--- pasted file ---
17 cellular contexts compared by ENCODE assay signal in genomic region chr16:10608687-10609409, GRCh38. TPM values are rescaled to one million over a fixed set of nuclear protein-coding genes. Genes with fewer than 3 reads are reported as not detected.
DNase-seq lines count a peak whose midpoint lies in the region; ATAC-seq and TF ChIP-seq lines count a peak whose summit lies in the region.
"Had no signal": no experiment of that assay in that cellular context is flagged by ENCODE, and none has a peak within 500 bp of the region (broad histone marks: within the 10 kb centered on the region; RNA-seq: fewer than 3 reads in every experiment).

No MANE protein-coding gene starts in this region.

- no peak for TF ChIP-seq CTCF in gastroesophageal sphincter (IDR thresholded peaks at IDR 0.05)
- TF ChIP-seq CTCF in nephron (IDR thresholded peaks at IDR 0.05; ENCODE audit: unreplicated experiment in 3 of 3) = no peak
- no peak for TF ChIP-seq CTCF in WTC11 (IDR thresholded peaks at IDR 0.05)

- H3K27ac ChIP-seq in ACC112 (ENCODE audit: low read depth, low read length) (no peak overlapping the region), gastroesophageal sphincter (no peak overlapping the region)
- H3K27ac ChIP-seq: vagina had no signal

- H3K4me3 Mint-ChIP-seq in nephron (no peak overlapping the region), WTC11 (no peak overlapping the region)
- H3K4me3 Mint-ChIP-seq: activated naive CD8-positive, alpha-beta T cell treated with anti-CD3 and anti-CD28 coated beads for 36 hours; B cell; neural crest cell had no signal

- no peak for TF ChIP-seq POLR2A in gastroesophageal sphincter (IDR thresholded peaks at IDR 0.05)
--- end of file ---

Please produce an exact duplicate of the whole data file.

17 cellular contexts compared by ENCODE assay signal in genomic region chr16:10608687-10609409, GRCh38. TPM values are rescaled to one million over a fixed set of nuclear protein-coding genes. Genes with fewer than 3 reads are reported as not detected.
DNase-seq lines count a peak whose midpoint lies in the region; ATAC-seq and TF ChIP-seq lines count a peak whose summit lies in the region.
"Had no signal": no experiment of that assay in that cellular context is flagged by ENCODE, and none has a peak within 500 bp of the region (broad histone marks: within the 10 kb centered on the region; RNA-seq: fewer than 3 reads in every experiment).

No MANE protein-coding gene starts in this region.

- no peak for TF ChIP-seq CTCF in gastroesophageal sphincter (IDR thresholded peaks at IDR 0.05)
- TF ChIP-seq CTCF in nephron (IDR thresholded peaks at IDR 0.05; ENCODE audit: unreplicated experiment in 3 of 3) = no peak
- no peak for TF ChIP-seq CTCF in WTC11 (IDR thresholded peaks at IDR 0.05)

- H3K27ac ChIP-seq in ACC112 (ENCODE audit: low read depth, low read length) (no peak overlapping the region), gastroesophageal sphincter (no peak overlapping the region)
- H3K27ac ChIP-seq: vagina had no signal

- H3K4me3 Mint-ChIP-seq in nephron (no peak overlapping the region), WTC11 (no peak overlapping the region)
- H3K4me3 Mint-ChIP-seq: activated naive CD8-positive, alpha-beta T cell treated with anti-CD3 and anti-CD28 coated beads for 36 hours; B cell; neural crest cell had no signal

- no peak for TF ChIP-seq POLR2A in gastroesophageal sphincter (IDR thresholded peaks at IDR 0.05)